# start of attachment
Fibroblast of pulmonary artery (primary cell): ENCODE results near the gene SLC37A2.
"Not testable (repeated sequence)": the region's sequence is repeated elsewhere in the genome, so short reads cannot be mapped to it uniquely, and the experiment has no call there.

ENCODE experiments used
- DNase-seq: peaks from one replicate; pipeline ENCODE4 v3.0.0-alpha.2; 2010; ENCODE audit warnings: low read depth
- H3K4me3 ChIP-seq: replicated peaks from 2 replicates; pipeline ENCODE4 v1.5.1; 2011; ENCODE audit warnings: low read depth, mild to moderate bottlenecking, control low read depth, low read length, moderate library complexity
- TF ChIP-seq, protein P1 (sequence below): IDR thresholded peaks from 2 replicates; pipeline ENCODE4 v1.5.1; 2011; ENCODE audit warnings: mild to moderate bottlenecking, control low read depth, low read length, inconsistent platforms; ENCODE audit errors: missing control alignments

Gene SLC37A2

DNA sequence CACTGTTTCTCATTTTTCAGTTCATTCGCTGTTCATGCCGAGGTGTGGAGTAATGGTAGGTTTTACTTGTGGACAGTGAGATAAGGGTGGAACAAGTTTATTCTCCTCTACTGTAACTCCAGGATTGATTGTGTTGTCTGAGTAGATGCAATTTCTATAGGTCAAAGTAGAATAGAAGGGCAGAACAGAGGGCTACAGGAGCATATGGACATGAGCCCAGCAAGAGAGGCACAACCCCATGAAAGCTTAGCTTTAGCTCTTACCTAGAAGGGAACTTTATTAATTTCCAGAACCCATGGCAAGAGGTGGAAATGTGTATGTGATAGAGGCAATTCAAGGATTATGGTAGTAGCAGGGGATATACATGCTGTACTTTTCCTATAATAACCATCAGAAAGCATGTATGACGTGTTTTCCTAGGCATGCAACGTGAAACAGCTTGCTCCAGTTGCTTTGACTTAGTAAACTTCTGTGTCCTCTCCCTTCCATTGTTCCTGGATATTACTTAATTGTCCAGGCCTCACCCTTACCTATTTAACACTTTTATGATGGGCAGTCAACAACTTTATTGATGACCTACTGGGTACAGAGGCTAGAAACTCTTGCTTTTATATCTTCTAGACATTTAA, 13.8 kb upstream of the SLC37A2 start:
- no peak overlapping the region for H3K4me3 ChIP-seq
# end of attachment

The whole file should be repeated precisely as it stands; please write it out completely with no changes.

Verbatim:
Fibroblast of pulmonary artery (primary cell): ENCODE results near the gene SLC37A2.
"Not testable (repeated sequence)": the region's sequence is repeated elsewhere in the genome, so short reads cannot be mapped to it uniquely, and the experiment has no call there.

ENCODE experiments used
- DNase-seq: peaks from one replicate; pipeline ENCODE4 v3.0.0-alpha.2; 2010; ENCODE audit warnings: low read depth
- H3K4me3 ChIP-seq: replicated peaks from 2 replicates; pipeline ENCODE4 v1.5.1; 2011; ENCODE audit warnings: low read depth, mild to moderate bottlenecking, control low read depth, low read length, moderate library complexity
- TF ChIP-seq, protein P1 (sequence below): IDR thresholded peaks from 2 replicates; pipeline ENCODE4 v1.5.1; 2011; ENCODE audit warnings: mild to moderate bottlenecking, control low read depth, low read length, inconsistent platforms; ENCODE audit errors: missing control alignments

Gene SLC37A2

DNA sequence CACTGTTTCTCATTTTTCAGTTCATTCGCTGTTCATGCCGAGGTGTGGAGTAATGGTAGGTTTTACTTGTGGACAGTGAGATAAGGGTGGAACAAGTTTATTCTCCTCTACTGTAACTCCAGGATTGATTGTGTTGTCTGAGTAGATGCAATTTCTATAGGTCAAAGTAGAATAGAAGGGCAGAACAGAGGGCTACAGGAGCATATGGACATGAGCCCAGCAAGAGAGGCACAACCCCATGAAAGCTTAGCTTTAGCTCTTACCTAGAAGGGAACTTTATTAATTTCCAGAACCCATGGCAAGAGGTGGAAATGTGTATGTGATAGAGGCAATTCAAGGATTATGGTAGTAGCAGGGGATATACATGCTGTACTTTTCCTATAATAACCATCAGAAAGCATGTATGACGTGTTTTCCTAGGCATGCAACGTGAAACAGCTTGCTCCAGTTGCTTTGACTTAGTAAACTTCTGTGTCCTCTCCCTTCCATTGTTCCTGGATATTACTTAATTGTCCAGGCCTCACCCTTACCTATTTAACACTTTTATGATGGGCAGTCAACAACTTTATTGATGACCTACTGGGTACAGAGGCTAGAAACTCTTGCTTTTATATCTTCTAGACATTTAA, 13.8 kb upstream of the SLC37A2 start:
- no peak overlapping the region for H3K4me3 ChIP-seq